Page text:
I share the opinion that fortune tellers somehow predict what you want to hear to put you in a better state of mind. Call it deception. Call it anything. But don't call it truth. Nothing deceives like a horoscope.
My sainted mother had two exceptional gifts. She could tell your whole life's story from a deck of playing cards and predict what the future held from the grounds in a cup of Armenian coffee.
She told fortunes over a lifetime and people actually placed faith in her predictions.
I tend not to patronize such poppycock. If the bluebird of happiness ever flew overhead, it would drop a bomb square on my noggin. News of an imminent lottery ticket winner would only be an exercise in futility.
If my lucky stars predict gloom, I turn to the sun and moon for guidance. No way will the sky fall on this fellow.
I once booked a flight to Chicago — my first experience flying — and purchased a $20,000 insurance policy before takeoff at one of those kiosks. Then I picked up a newspaper and just happened to glance at my horoscope. Horrors!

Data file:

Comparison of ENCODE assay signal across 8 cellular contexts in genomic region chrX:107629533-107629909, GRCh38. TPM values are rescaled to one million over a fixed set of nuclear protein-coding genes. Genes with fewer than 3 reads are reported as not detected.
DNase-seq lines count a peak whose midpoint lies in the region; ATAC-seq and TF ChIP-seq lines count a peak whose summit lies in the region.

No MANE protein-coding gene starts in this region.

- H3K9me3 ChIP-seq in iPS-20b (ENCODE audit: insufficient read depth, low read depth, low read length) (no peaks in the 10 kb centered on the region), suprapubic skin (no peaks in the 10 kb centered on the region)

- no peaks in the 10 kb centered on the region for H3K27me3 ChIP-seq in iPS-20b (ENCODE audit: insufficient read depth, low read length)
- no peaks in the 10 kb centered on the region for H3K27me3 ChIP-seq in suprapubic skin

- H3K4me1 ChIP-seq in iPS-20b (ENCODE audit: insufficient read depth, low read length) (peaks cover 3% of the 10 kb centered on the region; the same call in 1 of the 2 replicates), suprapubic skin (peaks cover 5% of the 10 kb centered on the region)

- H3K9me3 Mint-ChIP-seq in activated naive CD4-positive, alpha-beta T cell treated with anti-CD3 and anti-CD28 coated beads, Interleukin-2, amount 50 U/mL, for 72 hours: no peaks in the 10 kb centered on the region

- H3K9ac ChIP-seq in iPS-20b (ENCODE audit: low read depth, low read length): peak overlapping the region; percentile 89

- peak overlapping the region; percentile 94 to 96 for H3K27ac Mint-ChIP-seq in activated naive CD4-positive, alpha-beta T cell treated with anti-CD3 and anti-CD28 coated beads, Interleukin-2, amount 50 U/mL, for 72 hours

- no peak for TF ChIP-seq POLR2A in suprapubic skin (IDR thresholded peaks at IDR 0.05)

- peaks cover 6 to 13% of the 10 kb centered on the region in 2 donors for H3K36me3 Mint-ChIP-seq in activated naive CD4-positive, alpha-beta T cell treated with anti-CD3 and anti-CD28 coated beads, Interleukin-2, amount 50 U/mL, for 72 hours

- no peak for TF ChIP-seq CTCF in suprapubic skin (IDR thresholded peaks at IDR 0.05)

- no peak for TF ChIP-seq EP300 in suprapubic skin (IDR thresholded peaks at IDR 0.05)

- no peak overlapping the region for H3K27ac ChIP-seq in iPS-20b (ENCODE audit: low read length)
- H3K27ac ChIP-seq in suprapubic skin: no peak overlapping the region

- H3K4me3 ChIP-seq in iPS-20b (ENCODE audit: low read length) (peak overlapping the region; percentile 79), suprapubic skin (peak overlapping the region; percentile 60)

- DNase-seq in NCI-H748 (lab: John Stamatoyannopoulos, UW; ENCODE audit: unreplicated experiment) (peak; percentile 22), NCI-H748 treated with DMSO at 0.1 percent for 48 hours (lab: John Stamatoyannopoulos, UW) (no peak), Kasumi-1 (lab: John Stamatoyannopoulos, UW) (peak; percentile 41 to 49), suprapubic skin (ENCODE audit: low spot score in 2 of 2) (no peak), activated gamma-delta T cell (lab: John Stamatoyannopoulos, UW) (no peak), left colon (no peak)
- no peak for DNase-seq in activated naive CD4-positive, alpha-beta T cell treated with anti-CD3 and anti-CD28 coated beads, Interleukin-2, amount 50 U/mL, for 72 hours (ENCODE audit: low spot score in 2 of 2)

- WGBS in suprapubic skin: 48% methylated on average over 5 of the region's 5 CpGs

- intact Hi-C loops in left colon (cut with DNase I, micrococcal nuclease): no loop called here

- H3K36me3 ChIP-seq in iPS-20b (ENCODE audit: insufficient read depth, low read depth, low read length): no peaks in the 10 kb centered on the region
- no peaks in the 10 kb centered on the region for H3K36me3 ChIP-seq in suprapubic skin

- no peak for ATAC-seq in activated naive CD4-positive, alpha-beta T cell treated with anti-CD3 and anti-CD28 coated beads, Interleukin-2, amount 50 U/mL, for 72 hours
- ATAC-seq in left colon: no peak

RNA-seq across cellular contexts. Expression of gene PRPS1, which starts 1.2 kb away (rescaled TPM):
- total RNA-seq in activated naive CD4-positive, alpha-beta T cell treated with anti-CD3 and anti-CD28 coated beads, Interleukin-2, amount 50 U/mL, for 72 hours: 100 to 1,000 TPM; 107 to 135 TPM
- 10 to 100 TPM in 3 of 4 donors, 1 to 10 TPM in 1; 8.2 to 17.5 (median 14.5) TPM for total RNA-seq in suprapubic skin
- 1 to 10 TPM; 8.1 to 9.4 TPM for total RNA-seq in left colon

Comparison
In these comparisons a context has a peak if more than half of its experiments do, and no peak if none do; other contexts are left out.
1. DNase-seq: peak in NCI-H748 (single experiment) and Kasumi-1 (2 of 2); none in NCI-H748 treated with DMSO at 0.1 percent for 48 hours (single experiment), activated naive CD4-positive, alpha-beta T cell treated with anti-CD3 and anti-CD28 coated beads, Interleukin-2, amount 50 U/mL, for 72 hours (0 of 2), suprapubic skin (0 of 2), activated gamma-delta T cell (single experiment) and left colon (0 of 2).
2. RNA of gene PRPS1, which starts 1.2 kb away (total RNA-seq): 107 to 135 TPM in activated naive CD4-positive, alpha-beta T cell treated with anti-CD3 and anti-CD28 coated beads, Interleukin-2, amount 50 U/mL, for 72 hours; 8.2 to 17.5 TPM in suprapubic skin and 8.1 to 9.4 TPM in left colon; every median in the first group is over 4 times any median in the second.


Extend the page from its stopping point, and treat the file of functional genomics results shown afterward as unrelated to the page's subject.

"A recent investment you just made will pay off big dividends."
Goodness, were we in for a crash? I broke out in a cold sweat and was never the same until we landed at O'Hare.
Later, I won an overnight trip in a church raffle. The hotel was a mile from where I lived — hardly the get-away you would expect.
At a Chinese restaurant, I cracked open a fortune cookie only to learn that any action I may take could be potentially dangerous. "Pray for guidance," it read.
Was mortal danger lurking in my home? Would I fall from the curbstone and break my ankle? Would a workout at the YMCA result in a ruptured artery? Was there a vicious dog hiding in the bushes ready to spring forth?